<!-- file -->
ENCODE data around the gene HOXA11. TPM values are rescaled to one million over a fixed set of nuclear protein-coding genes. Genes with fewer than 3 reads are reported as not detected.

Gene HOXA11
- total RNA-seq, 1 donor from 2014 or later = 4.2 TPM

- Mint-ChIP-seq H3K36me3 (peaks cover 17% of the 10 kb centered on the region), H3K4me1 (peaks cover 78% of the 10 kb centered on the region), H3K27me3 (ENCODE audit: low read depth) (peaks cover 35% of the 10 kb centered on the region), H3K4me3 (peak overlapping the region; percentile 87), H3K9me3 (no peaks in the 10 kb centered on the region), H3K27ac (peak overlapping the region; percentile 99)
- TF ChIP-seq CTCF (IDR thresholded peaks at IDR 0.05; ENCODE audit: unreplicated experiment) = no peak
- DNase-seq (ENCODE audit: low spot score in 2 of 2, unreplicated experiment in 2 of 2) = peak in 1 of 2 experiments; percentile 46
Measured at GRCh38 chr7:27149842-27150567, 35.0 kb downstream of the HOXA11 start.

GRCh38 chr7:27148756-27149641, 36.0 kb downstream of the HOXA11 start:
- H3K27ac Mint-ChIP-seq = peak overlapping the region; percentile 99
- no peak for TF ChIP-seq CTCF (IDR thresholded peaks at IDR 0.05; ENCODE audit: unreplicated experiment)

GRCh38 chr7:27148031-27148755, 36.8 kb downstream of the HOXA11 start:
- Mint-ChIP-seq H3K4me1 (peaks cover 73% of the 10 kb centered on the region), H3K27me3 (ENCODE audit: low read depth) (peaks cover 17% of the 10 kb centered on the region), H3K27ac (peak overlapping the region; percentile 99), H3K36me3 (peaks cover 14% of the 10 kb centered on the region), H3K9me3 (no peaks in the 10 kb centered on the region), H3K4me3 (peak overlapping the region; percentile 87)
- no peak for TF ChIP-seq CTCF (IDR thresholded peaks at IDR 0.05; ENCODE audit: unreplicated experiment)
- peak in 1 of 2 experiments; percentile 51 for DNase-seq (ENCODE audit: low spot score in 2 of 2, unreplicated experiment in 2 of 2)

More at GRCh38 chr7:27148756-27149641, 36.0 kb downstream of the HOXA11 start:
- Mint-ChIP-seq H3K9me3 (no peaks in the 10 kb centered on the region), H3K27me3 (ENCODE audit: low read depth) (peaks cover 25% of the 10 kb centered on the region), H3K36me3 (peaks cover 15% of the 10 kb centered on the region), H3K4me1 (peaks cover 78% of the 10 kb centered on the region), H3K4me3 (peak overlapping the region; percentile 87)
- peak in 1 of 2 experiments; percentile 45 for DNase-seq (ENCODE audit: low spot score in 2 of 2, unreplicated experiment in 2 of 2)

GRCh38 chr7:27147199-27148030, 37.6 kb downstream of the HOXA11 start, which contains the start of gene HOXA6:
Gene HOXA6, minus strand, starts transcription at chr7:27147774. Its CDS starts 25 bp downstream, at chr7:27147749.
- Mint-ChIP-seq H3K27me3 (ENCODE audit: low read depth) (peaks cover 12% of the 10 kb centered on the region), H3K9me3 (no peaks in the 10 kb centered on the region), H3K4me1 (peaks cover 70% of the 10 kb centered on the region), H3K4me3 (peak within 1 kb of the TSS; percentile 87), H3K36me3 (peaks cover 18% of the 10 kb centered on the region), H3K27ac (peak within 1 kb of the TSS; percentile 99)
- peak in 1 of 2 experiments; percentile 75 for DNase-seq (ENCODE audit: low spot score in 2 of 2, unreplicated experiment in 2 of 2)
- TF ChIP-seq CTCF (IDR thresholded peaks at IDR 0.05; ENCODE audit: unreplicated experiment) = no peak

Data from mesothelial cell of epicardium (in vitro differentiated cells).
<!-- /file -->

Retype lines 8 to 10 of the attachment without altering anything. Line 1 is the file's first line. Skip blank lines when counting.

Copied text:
GRCh38 chr7:27148756-27149641, 36.0 kb downstream of the HOXA11 start:
- H3K27ac Mint-ChIP-seq = peak overlapping the region; percentile 99
- no peak for TF ChIP-seq CTCF (IDR thresholded peaks at IDR 0.05; ENCODE audit: unreplicated experiment)